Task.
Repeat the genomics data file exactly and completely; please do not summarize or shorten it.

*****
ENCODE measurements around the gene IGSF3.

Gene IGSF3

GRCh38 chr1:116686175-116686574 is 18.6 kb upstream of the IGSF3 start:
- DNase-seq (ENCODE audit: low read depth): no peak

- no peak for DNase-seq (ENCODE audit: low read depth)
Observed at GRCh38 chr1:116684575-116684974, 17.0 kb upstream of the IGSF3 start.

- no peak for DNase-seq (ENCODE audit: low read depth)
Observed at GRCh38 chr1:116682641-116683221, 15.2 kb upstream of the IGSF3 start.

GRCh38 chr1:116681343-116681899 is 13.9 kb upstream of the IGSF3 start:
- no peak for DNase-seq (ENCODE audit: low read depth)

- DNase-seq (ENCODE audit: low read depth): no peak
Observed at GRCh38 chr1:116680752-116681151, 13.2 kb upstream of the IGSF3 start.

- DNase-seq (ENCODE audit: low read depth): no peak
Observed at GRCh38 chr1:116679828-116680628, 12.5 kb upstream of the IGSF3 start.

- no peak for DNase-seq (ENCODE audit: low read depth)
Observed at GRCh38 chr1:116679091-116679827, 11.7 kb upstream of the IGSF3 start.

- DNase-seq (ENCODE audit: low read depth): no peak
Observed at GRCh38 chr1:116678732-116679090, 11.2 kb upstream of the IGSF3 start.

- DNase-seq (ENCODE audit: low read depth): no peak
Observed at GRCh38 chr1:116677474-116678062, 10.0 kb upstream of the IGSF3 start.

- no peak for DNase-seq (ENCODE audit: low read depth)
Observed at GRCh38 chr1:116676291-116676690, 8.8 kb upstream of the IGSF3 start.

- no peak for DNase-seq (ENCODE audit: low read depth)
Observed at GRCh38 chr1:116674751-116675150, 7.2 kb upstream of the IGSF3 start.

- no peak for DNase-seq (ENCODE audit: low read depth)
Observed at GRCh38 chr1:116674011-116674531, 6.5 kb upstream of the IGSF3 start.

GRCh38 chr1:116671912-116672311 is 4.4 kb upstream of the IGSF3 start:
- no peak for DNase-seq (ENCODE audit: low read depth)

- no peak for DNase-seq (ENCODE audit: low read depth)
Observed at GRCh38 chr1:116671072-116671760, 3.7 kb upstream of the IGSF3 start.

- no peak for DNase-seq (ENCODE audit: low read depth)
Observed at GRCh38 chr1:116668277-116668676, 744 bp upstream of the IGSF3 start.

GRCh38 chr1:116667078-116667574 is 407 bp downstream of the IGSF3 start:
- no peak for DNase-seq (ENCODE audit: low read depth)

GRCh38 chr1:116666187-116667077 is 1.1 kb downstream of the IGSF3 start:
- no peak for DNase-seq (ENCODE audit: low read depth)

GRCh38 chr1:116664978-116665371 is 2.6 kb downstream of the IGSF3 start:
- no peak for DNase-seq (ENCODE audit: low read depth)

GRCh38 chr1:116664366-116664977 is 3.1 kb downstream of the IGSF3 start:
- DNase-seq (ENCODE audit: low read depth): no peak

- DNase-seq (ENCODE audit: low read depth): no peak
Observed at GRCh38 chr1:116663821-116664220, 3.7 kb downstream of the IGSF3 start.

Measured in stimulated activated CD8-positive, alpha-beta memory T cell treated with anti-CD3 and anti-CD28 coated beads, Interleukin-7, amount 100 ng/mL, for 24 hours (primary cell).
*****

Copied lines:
ENCODE measurements around the gene IGSF3.

Gene IGSF3

GRCh38 chr1:116686175-116686574 is 18.6 kb upstream of the IGSF3 start:
- DNase-seq (ENCODE audit: low read depth): no peak

- no peak for DNase-seq (ENCODE audit: low read depth)
Observed at GRCh38 chr1:116684575-116684974, 17.0 kb upstream of the IGSF3 start.

- no peak for DNase-seq (ENCODE audit: low read depth)
Observed at GRCh38 chr1:116682641-116683221, 15.2 kb upstream of the IGSF3 start.

GRCh38 chr1:116681343-116681899 is 13.9 kb upstream of the IGSF3 start:
- no peak for DNase-seq (ENCODE audit: low read depth)

- DNase-seq (ENCODE audit: low read depth): no peak
Observed at GRCh38 chr1:116680752-116681151, 13.2 kb upstream of the IGSF3 start.

- DNase-seq (ENCODE audit: low read depth): no peak
Observed at GRCh38 chr1:116679828-116680628, 12.5 kb upstream of the IGSF3 start.

- no peak for DNase-seq (ENCODE audit: low read depth)
Observed at GRCh38 chr1:116679091-116679827, 11.7 kb upstream of the IGSF3 start.

- DNase-seq (ENCODE audit: low read depth): no peak
Observed at GRCh38 chr1:116678732-116679090, 11.2 kb upstream of the IGSF3 start.

- DNase-seq (ENCODE audit: low read depth): no peak
Observed at GRCh38 chr1:116677474-116678062, 10.0 kb upstream of the IGSF3 start.

- no peak for DNase-seq (ENCODE audit: low read depth)
Observed at GRCh38 chr1:116676291-116676690, 8.8 kb upstream of the IGSF3 start.

- no peak for DNase-seq (ENCODE audit: low read depth)
Observed at GRCh38 chr1:116674751-116675150, 7.2 kb upstream of the IGSF3 start.

- no peak for DNase-seq (ENCODE audit: low read depth)
Observed at GRCh38 chr1:116674011-116674531, 6.5 kb upstream of the IGSF3 start.

GRCh38 chr1:116671912-116672311 is 4.4 kb upstream of the IGSF3 start:
- no peak for DNase-seq (ENCODE audit: low read depth)

- no peak for DNase-seq (ENCODE audit: low read depth)
Observed at GRCh38 chr1:116671072-116671760, 3.7 kb upstream of the IGSF3 start.

- no peak for DNase-seq (ENCODE audit: low read depth)
Observed at GRCh38 chr1:116668277-116668676, 744 bp upstream of the IGSF3 start.

GRCh38 chr1:116667078-116667574 is 407 bp downstream of the IGSF3 start:
- no peak for DNase-seq (ENCODE audit: low read depth)

GRCh38 chr1:116666187-116667077 is 1.1 kb downstream of the IGSF3 start:
- no peak for DNase-seq (ENCODE audit: low read depth)

GRCh38 chr1:116664978-116665371 is 2.6 kb downstream of the IGSF3 start:
- no peak for DNase-seq (ENCODE audit: low read depth)

GRCh38 chr1:116664366-116664977 is 3.1 kb downstream of the IGSF3 start:
- DNase-seq (ENCODE audit: low read depth): no peak

- DNase-seq (ENCODE audit: low read depth): no peak
Observed at GRCh38 chr1:116663821-116664220, 3.7 kb downstream of the IGSF3 start.

Measured in stimulated activated CD8-positive, alpha-beta memory T cell treated with anti-CD3 and anti-CD28 coated beads, Interleukin-7, amount 100 ng/mL, for 24 hours (primary cell).